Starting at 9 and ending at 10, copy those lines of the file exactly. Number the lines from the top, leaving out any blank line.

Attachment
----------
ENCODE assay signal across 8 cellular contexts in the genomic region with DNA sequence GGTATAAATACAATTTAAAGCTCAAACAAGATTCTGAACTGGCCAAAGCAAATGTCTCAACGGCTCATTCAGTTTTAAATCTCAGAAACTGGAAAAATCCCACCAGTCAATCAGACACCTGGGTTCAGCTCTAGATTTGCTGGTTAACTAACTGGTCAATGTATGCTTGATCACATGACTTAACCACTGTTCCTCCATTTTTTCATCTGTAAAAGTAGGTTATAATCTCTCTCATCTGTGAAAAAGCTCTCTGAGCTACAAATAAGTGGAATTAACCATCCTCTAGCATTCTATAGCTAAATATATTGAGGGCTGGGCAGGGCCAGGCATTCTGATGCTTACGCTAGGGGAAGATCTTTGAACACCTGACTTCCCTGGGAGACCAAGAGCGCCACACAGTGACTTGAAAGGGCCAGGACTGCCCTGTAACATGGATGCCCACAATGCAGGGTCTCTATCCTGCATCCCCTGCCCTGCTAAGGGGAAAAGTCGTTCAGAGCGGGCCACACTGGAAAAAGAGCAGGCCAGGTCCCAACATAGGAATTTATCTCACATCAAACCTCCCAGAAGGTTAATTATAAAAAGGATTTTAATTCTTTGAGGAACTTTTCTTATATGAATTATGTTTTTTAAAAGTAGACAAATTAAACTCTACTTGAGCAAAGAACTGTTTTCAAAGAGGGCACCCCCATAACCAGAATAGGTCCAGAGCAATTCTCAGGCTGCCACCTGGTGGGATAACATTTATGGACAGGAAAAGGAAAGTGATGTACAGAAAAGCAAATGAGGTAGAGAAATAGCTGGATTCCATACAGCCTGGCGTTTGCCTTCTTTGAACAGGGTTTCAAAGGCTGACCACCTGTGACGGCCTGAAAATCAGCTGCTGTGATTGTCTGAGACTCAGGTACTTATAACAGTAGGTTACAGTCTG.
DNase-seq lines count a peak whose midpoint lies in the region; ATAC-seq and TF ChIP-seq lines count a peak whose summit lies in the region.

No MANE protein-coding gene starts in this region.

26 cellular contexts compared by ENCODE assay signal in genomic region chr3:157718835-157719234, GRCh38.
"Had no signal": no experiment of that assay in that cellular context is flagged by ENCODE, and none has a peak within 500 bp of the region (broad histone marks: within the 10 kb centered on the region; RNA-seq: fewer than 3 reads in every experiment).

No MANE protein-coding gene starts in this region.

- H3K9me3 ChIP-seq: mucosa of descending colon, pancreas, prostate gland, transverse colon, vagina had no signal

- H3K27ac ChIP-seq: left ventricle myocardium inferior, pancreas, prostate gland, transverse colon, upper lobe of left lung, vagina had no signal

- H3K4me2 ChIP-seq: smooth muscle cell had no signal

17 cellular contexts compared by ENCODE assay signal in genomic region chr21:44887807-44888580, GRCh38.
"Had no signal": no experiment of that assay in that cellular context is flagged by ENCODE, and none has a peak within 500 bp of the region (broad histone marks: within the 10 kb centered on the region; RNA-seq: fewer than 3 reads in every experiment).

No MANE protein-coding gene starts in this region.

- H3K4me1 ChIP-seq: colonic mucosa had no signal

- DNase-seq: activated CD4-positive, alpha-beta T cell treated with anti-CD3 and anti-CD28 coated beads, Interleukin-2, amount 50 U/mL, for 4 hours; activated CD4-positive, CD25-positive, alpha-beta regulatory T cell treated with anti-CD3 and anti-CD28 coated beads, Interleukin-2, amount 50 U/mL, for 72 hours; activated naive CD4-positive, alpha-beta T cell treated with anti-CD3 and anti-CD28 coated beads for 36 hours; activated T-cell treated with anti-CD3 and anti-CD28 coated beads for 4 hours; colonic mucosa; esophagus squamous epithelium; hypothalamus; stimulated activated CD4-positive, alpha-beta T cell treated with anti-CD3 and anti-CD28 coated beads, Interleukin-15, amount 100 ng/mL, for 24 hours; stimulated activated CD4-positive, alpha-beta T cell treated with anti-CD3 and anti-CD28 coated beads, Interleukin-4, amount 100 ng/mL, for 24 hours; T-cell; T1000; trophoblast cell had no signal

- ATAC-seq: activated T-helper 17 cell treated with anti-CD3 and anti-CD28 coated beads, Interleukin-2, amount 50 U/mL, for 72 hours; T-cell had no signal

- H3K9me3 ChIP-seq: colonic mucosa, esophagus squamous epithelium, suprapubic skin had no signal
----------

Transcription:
- H3K4me2 ChIP-seq: smooth muscle cell had no signal

17 cellular contexts compared by ENCODE assay signal in genomic region chr21:44887807-44888580, GRCh38.